In early October, Gov. Pat Quinn announced he'd fund his administration's Neighorhood Recovery Initiative (NRI) to the tune of $50 million with money that came from a $3.46 billion pot the General Assembly authorized back in May. NRI promised to revitalize urban areas and stem the violence plaguing them by funding a wide range of services and job training efforts for young people and adults alike.
NRI has faded from the headlines a bit, even as state money starts to trickle into the targeted neighborhoods, most of which are in Chicago. AustinTalks recently put some meat on the bones of the initiative, detailing how $1.13 million made available through NRI would be distributed in that West Side community. A healthcare network will take the state dollars and make grants to other organizations to set up a $400,000 mentoring and jobs program and a $100,000 parent outreach effort. There's $275,000 available for student counseling services, $250,000 for ex-offender reentry, and $100,000 for a youth violence prevention effort. Check out the full piece here.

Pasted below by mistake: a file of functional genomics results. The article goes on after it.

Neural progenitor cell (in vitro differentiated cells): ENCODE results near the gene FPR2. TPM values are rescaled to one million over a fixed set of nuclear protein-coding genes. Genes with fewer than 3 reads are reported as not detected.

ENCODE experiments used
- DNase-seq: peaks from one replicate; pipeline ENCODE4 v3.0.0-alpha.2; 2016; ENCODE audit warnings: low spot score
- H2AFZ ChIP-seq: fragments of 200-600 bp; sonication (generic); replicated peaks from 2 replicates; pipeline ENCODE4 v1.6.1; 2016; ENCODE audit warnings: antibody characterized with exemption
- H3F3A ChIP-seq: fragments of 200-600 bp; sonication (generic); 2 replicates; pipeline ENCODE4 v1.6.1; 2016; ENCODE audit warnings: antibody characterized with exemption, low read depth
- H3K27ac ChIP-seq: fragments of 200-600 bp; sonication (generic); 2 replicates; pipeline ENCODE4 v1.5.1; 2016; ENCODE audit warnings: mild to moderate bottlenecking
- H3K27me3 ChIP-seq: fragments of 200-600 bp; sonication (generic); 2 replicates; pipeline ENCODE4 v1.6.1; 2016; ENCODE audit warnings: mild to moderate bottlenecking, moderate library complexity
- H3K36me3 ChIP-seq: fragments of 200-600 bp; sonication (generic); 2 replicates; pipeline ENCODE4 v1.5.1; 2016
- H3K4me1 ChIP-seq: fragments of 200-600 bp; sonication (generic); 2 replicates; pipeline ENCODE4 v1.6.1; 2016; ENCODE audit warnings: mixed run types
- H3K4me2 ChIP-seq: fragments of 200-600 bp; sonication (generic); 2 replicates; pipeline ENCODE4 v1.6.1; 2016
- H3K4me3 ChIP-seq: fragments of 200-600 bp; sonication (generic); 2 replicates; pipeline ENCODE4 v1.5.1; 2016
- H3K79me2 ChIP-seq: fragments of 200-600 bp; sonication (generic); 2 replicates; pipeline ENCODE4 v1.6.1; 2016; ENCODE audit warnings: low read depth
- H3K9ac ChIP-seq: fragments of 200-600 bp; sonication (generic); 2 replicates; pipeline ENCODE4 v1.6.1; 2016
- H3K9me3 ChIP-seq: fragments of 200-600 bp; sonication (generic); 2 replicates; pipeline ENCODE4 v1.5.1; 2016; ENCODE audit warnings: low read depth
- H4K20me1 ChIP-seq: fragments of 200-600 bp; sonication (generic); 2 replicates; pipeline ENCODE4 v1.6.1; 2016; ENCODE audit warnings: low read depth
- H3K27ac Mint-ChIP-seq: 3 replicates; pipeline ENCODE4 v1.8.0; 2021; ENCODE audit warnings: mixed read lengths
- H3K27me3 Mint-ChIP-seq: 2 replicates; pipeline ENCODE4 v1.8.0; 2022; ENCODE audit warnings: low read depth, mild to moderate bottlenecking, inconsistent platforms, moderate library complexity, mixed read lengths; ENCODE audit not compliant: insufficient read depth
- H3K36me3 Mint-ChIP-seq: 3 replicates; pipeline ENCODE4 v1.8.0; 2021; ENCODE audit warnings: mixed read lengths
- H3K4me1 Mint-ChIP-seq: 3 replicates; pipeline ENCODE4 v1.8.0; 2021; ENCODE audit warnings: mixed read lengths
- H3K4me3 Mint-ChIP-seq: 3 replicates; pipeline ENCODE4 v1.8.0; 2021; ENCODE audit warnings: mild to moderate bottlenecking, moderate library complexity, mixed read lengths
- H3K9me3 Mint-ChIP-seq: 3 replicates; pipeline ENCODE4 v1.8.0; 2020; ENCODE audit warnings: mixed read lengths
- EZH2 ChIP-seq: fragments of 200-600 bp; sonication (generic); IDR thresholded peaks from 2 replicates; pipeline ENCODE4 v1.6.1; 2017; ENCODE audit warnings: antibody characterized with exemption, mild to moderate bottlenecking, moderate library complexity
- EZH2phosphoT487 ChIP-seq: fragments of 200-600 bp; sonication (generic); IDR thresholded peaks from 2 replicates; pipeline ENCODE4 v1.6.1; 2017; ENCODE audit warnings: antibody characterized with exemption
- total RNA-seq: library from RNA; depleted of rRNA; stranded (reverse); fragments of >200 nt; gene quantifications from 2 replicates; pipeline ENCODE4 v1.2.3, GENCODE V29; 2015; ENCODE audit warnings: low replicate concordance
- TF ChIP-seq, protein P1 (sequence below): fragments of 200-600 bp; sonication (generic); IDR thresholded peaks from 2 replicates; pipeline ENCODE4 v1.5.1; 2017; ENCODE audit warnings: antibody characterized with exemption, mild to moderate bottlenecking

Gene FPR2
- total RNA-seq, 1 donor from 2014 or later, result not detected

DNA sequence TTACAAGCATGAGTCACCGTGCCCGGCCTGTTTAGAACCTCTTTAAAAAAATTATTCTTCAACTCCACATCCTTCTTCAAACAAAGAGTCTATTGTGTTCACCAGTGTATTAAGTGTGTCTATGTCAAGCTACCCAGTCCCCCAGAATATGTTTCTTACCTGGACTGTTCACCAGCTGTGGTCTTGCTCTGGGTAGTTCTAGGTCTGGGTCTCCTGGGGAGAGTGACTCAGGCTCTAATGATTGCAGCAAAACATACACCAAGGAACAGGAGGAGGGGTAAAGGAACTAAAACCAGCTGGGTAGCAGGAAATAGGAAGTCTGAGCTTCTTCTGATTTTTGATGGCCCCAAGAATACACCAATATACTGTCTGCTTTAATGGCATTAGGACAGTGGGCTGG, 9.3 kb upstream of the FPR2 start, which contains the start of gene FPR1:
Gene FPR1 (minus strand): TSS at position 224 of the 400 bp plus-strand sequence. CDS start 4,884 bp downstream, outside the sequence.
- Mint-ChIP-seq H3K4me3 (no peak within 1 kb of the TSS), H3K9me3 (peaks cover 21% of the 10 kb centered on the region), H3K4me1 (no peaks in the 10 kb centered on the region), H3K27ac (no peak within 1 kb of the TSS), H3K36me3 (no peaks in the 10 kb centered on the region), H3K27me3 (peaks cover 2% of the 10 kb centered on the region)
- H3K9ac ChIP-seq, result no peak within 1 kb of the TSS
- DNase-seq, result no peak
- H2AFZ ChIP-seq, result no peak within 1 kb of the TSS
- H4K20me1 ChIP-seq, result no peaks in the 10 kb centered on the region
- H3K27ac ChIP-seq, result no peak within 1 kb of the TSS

With the state behind on its bills to the tune of $15 billion, and other social service providers and vendors desperately wanting for payments, Quinn's decision to fund NRI was controversial, to say the least. The governor has never explained why NRI deserved $50 million in light of the state's unresolved budget deficit and its deep backlog of bills. NRI-funded programming in Austin will surely help a community struggling with unemployment and violence. But other social service providers and state agencies -- including some that do work similar to NRI -- are no doubt wondering when they'll get funded again too. The governor and General Assembly can't put off this question for much longer.